George Pond was awarded the Medal of Honor 16 May 1899. Citation: With 2 companions, attacked a greatly superior force of guerrillas, routed them, and rescued several prisoners. Rank and organization: Private, Company C, 3d Wisconsin Cavalry. Place and date: At Drywood, Kans., 15 May 1864. Entered service at. Fairwater, Fond du Lac County, Wis. Birth: Lake County, Ill. Pond is buried at Fort Scott, KS. [http://members.tripod.com/~wisconsin2/honorlist.htm]

H. W. POND
State Agent for the Howe Sewing Machine, Homer Pond came to Kansas in June, 1862, with the army and was in the service until 1865. After the war, he put up the first sawmill in Drywood Township. Bourbon County, built in the winter of 1865-66, and after operating it until the spring of 1867 sold it to Pearsall & Peck. He then engaged in the implement business for two years, as manager for Charles F. Drake, and has since been engaged in his present business. He has the general agency for the Howe Sewing Machine in Kansas and Southwestern Missouri, and has forty-five agencies, averaging a sale of ten machines each month. He is also engaged in farming four miles south of the city, in Scott Township. He is a member of the I.O.O.F., K. of P., A.O.U.W., and Grand Army of the Republic, being Junior Vice Deputy Commander of the latter organization. Mr. Pond is a native of Hector, Tompkins Co., N.Y., born November 12, 1839. From there he removed with his parents to Wisconsin, and located in Alton Township, Fond du Lac County, which was his home until the outbreak of the war. In November, 1861, he enlisted in Company C, Third Wisconsin Cavalry, and served until the close of the war, mostly in Kansas and Missouri. He entered the service as Sergeant, and was discharged as First Lieutenant. He was married at Fort Scott, in January, 1865, to Barbara E. Ury. She was born in Martinsville, Ind., and reared at Greenbush, Warren Co., Ill. Her father, Lewis L. Ury, came to Drywood, Bourbon Co., Kan., in 1858, and was killed by the Taylor Bushwhackers in the spring of 1864. [William G. Cutler, History of the State of Nebraska, The Western Historical Company, A. T. Andreas, Proprietor, Chicago, IL, 1882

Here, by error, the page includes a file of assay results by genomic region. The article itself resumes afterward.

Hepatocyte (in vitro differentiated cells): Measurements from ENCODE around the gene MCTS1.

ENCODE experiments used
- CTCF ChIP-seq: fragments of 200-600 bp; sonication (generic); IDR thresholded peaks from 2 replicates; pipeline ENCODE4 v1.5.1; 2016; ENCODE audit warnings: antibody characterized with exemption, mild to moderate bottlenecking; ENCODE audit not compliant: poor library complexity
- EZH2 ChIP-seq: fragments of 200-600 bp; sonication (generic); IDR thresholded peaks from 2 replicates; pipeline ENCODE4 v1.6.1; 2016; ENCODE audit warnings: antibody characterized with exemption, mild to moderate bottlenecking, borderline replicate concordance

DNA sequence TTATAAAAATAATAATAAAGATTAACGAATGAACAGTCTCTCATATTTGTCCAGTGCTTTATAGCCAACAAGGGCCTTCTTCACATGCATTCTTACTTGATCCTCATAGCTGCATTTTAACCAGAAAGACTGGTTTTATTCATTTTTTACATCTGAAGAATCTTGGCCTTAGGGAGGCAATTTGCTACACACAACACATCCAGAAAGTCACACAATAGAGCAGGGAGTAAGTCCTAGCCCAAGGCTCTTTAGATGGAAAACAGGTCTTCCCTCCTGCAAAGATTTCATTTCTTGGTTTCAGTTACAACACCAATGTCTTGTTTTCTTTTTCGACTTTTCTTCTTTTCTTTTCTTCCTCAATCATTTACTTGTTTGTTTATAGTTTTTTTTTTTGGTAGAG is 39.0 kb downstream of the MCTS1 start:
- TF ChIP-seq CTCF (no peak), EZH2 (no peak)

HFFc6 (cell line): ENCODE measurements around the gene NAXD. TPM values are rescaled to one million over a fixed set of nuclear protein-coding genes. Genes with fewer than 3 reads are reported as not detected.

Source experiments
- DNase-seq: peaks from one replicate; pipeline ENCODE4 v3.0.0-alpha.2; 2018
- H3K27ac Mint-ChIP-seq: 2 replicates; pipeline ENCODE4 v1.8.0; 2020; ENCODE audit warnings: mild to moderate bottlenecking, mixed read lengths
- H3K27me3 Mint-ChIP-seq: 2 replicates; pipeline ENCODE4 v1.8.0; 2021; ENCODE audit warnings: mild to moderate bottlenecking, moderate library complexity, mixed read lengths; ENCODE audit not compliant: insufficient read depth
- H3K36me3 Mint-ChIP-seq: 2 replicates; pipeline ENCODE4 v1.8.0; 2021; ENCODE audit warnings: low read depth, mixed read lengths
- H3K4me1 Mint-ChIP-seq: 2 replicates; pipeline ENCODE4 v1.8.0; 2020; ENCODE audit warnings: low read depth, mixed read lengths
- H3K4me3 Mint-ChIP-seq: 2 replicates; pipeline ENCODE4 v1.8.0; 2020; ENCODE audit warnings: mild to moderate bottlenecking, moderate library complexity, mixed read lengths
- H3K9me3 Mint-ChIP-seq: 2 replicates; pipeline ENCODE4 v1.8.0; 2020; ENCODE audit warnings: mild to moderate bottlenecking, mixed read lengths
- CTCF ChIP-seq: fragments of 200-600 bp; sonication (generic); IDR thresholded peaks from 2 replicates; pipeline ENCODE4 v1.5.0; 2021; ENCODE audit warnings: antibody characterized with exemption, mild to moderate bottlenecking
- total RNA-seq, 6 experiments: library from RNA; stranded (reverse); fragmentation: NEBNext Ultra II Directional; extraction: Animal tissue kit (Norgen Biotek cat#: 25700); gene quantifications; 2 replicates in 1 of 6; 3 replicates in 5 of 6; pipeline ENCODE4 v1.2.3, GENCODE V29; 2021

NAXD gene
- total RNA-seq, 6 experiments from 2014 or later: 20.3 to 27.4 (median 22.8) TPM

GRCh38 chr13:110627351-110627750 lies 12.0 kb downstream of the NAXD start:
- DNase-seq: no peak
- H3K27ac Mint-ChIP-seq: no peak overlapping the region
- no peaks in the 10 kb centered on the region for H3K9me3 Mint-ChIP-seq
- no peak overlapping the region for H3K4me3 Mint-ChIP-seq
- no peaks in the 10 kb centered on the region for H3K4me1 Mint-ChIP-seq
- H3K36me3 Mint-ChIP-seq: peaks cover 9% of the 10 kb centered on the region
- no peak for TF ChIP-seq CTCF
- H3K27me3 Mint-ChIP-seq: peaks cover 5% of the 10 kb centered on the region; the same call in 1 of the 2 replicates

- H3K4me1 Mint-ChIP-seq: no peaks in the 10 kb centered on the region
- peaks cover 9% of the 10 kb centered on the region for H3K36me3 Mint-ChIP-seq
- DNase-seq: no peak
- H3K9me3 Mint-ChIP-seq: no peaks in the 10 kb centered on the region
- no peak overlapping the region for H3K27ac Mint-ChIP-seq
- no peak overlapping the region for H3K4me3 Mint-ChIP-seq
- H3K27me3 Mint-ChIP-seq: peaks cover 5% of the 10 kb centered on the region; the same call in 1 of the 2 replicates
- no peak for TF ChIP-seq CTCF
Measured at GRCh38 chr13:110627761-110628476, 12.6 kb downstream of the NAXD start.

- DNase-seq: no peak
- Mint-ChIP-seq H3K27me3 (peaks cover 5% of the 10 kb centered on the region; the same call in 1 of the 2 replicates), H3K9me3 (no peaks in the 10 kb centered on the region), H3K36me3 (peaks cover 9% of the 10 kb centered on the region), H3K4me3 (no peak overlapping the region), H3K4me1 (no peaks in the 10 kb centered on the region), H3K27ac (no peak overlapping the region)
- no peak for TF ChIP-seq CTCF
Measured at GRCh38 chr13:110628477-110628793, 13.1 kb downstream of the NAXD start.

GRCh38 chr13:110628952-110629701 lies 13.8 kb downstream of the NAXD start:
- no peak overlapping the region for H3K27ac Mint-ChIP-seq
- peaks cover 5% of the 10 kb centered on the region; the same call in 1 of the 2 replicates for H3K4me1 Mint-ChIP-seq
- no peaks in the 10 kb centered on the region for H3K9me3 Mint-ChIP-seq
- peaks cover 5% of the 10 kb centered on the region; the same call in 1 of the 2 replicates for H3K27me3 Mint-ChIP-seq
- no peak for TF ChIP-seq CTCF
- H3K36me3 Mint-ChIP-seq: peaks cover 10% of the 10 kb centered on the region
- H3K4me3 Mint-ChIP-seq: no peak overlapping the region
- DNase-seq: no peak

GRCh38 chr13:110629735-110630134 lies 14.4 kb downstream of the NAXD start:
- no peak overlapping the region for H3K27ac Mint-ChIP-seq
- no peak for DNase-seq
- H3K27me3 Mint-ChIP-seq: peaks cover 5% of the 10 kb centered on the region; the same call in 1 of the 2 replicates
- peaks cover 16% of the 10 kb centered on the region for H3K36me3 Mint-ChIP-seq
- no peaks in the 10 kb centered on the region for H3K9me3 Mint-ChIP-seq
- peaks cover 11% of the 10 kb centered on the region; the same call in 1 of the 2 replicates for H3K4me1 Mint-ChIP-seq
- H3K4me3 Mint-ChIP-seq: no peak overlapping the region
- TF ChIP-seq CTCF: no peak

http://www.ukans.edu/carrie/hok/bourbon/bourbon-co-p13.html]

JAMES B. POND
Born in 1838, James Burton Pond was one of the oldest of the 11 children of Willard and Eurana. His father, an ardent abolitionist, had raised his sons with an iron hand, inspiring fear as much as attention to proper conduct. [The Ponds lived on a farm in section 4 of the town of Alto, Fond du Lac County, Wisconsin, 1 mile south of the village of Fairwater.] At the age of eighteen, James followed his conscience and left home to join John Brown in the antislavery struggle in Kansas, and he fought with the man he considered to be a noble Christian for almost a year. After Brown's defeat at Osawatomie, James wandered to St. Louis, where he worked as a call boy at a theater and as a printer at a religious newspaper, before ending up in Janesville and a position on the staff of a newspaper. Not being one to remain anywhere for too long, James joined a gold mining expedition to Colorado in the spring of 1859, ending up with a party of miners at Clear Creek that included George M. Pullman and H.S. Curtis, son of General Samuel Curtis. When Pond's western adventure panned out in October, he returned "to the States" and his family home in Wisconsin.

As a staunch anti-slavery Republican, Pond joined a Wide Awake club in 1860, and he and his brothers were quick to volunteer for service at the onset of the Civil War. Arriving too late to find a berth in the 1st Wisconsin Infantry Regiment, Pond attempted to enlist again after Bull Run, receiving a commission as 2nd Lieutenant in Co. G, 3rd Wisconsin Cavalry, a company that included two of his younger brothers as well. The 3rd Cavalry served in Kansas and Missouri throughout the war, engaged in some of the nastiest guerrilla warfare. The 3rd Cavalry Regiment and 2nd Kansas (Colored) Infantry were victims of a brutal surprise attack and massacre by William Quantrill's irregulars in October, 1863, during which Pond distinguished himself for his courage in single-handedly manning a howitzer and repelling the raiders. Despite his efforts, Quantrill's men killed Maj. H.S. Curtis and 65 Federals at Baxter Springs, and many more at the camp Pond defended, many of whom were executed after they had surrendered. Pond and both his brothers came through unscathed, a fact they attributed to the prayers of their devoutly religious mother. Pond was later promoted to Captain.